Complacent airports should pay more attention to their cargo operations
Airports must be more appreciative of their cargo terminal operations if they are not to ...
Although trade with the Far East is booming, shipping line surcharges in Australia are “spiralling out of control” – and carriers blame port congestion.
Last week, Alphaliner highlighted a significant increase in cargo demand in Australia, coinciding with the country’s peak season.
“The rise is fuelled both by the Far East-Australia trade itself and by increased transhipment activity to and from other regions,” according to the analyst.
It said spot rates into Melbourne were the highest in a decade, having more than doubled since mid-March to US$1,648, as per the Shanghai Containerised Freight Index (SCFI).
Carriers have responded by adding tonnage, Alphaliner said, including ad hoc sweeper sailings and new loops representing 7,200 teu, or 7.9% of the trade’s weekly 91,000 teu capacity.
And last month, many shipping lines introduced port congestion surcharges of up to US$350 per teu, following the industrial unrest which resulted in extraordinary delays at Australian container terminals, particularly at Sydney’s Port Botany.
The Freight & Trade Alliance (F&TA) has called the surcharges “exorbitant” and questioned why they are still in place, given productivity at Port Botany has improved following the suspension of industrial action.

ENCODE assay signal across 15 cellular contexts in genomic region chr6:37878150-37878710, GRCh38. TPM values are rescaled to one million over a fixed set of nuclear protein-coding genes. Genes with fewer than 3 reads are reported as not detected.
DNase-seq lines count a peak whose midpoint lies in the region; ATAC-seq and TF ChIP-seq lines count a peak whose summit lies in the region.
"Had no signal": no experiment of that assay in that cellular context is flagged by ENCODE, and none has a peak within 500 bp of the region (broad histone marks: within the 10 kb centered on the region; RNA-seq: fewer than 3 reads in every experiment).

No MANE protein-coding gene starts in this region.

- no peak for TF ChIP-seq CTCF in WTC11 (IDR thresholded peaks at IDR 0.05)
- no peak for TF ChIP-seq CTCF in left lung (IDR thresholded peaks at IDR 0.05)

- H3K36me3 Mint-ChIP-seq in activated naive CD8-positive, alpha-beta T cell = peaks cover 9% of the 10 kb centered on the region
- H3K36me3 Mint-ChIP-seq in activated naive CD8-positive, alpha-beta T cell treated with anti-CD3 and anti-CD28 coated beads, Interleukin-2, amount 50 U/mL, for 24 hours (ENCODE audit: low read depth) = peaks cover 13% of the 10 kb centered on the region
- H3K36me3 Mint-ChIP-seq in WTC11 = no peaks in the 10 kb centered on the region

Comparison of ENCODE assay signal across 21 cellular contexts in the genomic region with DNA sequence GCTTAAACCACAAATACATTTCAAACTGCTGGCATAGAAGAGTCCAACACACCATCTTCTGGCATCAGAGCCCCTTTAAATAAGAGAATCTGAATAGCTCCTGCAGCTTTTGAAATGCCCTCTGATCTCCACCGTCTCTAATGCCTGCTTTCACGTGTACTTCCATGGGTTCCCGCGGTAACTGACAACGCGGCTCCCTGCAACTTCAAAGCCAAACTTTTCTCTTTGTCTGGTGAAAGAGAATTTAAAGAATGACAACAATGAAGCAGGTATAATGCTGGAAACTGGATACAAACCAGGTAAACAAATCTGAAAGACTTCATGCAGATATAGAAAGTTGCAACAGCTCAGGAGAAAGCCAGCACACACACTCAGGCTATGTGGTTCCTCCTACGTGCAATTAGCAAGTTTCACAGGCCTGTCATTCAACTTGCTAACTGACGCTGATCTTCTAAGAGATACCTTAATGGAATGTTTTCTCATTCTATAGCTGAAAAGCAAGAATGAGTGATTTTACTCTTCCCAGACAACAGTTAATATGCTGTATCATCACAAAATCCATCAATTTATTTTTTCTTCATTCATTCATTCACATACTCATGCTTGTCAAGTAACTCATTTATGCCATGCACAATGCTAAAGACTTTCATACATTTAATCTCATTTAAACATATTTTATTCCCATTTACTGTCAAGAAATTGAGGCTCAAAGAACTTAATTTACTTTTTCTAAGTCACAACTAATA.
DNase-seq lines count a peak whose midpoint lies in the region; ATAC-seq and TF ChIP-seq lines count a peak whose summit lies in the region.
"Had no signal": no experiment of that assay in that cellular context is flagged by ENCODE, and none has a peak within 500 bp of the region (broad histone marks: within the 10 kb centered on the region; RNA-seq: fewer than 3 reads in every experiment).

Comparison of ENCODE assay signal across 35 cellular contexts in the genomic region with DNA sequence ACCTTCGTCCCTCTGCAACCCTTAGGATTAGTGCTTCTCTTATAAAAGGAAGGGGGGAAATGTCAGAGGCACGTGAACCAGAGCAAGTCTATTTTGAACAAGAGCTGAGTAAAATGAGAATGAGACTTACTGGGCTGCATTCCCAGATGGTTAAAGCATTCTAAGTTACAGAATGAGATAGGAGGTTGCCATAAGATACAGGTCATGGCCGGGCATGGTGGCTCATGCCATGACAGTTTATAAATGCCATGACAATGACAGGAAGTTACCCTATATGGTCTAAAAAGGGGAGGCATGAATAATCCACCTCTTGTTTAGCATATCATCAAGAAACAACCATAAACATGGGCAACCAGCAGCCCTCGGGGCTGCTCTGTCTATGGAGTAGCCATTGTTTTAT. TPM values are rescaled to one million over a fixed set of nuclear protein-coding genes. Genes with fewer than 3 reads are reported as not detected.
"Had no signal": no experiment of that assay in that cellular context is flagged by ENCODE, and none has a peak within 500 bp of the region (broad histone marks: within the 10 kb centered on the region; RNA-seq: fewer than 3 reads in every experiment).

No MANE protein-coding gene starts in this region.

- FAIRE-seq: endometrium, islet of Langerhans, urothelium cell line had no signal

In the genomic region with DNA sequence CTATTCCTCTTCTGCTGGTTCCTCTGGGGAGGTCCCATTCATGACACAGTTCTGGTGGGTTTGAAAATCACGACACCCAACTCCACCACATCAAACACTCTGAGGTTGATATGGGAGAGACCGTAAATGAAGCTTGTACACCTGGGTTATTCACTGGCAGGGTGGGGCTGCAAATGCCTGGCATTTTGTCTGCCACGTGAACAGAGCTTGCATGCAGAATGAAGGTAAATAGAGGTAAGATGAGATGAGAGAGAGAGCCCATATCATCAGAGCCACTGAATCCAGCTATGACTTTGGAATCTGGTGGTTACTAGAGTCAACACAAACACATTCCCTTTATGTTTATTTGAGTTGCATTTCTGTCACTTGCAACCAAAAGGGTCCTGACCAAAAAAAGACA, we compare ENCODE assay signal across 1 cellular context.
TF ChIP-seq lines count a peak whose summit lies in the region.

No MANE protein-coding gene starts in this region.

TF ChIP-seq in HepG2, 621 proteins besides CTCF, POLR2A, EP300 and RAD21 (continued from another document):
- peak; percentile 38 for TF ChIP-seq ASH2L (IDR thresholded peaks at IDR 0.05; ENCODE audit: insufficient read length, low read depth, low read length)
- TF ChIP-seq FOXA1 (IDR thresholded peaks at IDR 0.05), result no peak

“There is no doubt Botany is catching up,” said F&TA director Paul Zalai. “So it’s unclear why a congestion surcharge remains, it was a temporary measure.”
Furthermore, given many shipping lines had either blanked sailings, bypassed Sydney or, in some cases, stopped taking bookings altogether, he questioned “what costs the surcharges were actually covering”.
The F&TA also wondered whether shipping lines were “double-dipping”, gaining penalty revenue from stevedores as well as their shipper customers.
Mr Zalai said: “The lack of transparency poses many questions and frustrations, which is turning the spotlight away from the core industrial relations dispute to one of opportunistic shipping line practices that appear to be primarily focused on recovering costs to extend record profits.”
However, liner lobby group Shipping Australia claimed the port congestion “was bad, is bad and will continue to be bad in the near future,” and forecasted a further eight-to-ten weeks to clear the “huge backlog” of empty containers.
It added: “Stevedores are working with shipping lines to help evacuate the empties back to Asia. However, this is adding a further delays to schedules.”
Moreover, it said, while there were only a few vessels waiting to enter the port, this didn’t mean the congestion situation had been resolved.
“Ships do not have to be visibly lining up in a 40-ship queue off Botany Bay for there to be extreme congestion and delay,” it said, noting many ships had been forced to vary their sailing speed and adjust routes to save fuel costs.
“Where ships are forced to skip Sydney and offload cargo in Brisbane or Melbourne instead, they face extra costs for at least two additional lifts plus possible over-stow lifts, terminal transfers and storage costs. These likely exceed A$1,000 (US$704) per container.”